For your reviews, it’s incredibly helpful to encourage your customers to write a review—as long as you abide by the guidelines. For example, Yelp has a strict policy for businesses to ask for reviews. And Google+ has cracked down on hiring third parties who write fake reviews.
Yep, that means no fake accounts or self-made reviews!
The last option which you can control—citation building (listing your business info in as many directories as possible.)
Citation building – Improving your online presence and rankings
Citation building will dramatically help you with your local search results.
This process involves getting your business info (remember, your NAP – Name, Address, Phone number) in the directories such as Yelp, Foursquare, and Merchant’s Circle.
There are hundreds out there, so it’s good to know which ones are important to take the time and claim. Some directories are more industry-specific (think doctors, restaurants, or attorneys), while others are more location-specific (used more in the area.)
You NEED to make sure your citations are accurate and CONSISTENT.
Why is this so important? Consistency with your business information is the main factor for Google to establish trust. And we all know Google favors trust.
In fact, inconsistent information will actually hurt your rankings.
So if you’re a local pizza shop in Chicago and are listed as “Anthony’s Pizza” on your Google+ Page and “Anthony’s Pizza Shop” on your Facebook, this will affect you negatively.
Make sure all of your directories have your DBA (Do Business As) name spelled exactly the same across the board. Do the same for your phone number and address.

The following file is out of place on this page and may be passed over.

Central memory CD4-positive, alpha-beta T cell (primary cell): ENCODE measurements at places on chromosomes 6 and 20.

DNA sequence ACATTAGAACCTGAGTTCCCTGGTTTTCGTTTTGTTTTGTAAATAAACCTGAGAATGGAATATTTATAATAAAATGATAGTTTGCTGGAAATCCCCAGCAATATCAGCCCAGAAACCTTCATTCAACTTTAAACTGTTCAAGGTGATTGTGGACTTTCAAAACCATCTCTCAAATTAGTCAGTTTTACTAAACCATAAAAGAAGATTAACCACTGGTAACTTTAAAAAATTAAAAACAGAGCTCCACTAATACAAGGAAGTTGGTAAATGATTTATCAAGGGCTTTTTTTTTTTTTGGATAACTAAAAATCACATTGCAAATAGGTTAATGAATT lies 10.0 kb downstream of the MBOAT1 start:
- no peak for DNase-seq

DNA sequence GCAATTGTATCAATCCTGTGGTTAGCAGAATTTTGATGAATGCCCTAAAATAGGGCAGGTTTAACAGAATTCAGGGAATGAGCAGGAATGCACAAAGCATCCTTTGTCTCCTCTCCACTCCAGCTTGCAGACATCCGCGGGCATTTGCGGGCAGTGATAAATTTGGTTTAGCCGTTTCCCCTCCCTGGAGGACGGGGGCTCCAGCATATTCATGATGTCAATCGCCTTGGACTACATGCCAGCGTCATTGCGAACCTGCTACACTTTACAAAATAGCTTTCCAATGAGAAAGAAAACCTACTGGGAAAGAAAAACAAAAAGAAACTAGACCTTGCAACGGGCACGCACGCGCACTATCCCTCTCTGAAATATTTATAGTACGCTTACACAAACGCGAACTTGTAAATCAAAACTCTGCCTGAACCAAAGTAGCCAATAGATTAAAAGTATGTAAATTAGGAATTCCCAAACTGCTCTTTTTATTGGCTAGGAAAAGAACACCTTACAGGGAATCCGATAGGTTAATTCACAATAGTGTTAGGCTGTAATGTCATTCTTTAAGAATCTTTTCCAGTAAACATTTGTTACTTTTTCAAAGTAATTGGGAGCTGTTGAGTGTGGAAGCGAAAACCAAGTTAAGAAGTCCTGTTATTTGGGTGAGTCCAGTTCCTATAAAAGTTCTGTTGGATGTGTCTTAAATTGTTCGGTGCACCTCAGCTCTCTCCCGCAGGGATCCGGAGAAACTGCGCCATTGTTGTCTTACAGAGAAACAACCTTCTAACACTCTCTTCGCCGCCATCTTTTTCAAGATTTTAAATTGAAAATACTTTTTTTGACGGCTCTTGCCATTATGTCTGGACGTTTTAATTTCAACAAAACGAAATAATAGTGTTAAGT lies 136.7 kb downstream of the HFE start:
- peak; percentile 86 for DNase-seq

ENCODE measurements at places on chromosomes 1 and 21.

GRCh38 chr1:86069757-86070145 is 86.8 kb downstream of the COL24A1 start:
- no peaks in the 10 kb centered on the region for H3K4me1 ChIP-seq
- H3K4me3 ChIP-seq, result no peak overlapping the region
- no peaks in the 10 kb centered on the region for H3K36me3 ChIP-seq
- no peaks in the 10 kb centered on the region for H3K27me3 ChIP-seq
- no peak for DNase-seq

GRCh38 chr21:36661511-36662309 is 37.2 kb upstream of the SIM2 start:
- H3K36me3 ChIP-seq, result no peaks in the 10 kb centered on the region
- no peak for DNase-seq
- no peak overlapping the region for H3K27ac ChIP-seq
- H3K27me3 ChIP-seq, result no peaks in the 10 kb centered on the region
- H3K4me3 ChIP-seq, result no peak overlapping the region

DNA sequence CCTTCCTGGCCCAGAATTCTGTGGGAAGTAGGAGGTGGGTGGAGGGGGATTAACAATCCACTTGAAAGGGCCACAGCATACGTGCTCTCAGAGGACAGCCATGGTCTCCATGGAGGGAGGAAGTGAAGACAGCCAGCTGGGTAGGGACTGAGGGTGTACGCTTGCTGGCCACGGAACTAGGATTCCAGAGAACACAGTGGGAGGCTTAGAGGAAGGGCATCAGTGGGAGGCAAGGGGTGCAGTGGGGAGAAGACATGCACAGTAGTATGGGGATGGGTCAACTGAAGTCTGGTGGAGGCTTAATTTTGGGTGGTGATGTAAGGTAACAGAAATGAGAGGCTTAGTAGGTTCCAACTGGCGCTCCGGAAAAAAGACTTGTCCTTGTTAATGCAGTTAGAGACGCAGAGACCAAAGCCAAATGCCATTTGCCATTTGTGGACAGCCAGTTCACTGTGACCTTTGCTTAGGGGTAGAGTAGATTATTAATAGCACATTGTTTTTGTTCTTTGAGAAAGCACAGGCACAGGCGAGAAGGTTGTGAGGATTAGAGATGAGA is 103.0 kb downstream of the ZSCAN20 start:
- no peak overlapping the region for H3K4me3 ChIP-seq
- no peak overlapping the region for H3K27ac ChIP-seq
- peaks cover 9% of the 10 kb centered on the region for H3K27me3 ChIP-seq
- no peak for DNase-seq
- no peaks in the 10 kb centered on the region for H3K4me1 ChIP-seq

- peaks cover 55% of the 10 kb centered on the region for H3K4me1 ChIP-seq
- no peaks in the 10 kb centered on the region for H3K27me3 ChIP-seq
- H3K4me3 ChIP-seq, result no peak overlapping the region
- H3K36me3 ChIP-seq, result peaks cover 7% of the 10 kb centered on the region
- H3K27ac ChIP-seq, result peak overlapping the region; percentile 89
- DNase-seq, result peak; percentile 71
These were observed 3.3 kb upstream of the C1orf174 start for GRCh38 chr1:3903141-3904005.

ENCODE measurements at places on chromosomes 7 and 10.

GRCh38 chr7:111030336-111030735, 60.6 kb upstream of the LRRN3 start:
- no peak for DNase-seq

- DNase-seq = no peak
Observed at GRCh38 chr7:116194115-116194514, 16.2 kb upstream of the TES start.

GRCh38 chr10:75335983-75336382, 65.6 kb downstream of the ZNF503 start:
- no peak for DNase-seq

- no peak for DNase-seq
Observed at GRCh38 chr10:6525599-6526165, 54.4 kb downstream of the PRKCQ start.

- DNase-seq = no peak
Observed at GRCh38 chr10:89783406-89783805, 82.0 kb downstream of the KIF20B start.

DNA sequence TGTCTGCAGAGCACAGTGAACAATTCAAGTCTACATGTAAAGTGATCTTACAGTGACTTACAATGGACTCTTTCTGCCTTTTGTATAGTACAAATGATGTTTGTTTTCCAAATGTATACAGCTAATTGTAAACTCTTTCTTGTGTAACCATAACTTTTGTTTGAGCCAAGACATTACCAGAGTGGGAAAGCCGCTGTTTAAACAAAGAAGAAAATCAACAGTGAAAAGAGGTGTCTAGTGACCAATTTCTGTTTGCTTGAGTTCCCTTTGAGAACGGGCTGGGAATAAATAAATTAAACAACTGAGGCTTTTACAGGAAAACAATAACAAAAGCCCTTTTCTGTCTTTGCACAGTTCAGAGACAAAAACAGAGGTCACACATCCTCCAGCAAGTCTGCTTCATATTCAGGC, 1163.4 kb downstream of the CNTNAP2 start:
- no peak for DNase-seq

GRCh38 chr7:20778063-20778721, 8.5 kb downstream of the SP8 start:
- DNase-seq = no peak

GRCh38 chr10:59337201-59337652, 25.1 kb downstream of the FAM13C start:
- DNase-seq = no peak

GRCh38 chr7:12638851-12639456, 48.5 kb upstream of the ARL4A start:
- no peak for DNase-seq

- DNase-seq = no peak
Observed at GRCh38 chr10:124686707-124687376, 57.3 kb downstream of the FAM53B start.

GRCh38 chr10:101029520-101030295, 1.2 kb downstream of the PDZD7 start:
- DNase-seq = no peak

Although keeping your NAP (Name, Address, Phone) can seem like an overwhelming task at first, it’s easier to start by claiming your local business information with the main data aggregators that send information to local search engines.
You can start by claiming or submitting your business information through the four main aggregators: Infogroup, Acxiom, Factual, and Neustar Localeze.
When you do a search with local results, you will notice the reviews and ratings right next to each listing.
Not only do great customer reviews help your CTR (click-through rate) by setting you apart from the competition, but they also help your rankings.
Think about it. If you’re looking up a dentist in your area, are you going to pick one without any reviews or the one with 25 positive 5 star reviews?
That’s why it’s important to come up with a review acquisition strategy to ramp up those ratings for your business. But again, be careful because Yelp and other directories have strict guidelines for soliciting reviews.
What NOT to do:
- Hire a third party to post fake reviews.
- Write your own fake reviews.
- Write a review based on someone else’s behalf.
- Get a ton of reviews at once – it might turn on filters and cause them to be deleted.
What you SHOULD do:
- Let customers review on the sites they prefer. The diversity will help.
- Make an easy-to-read sheet for your customers on where to go to write reviews.
- Link your review listings on your site.
- Follow up after service and request for reviews.
If you have a business that will be around for a while, then slowly acquiring those reviews will help you in the long run.
Get started today
So if you’re a business that gets customers primarily in your area, then local SEO is a must.
Now that you have a better understanding, start taking the steps today in strengthening your online presence.
Don’t get stuck in the Yellow Pages era.
Rob Walling runs popular long tail keyword tool HitTail and he wrote the book on small software startups. In his spare time, he co-hosts one of the leading podcasts for bootstrapped startups, called Startups for the Rest of Us.
The post The Difference Between Local and Organic SEO (And Why it’s Crucial for Your Business) appeared first on Top 5 SEO.
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The Difference Between Local and Organic SEO (And Why it’s Crucial for Your Business)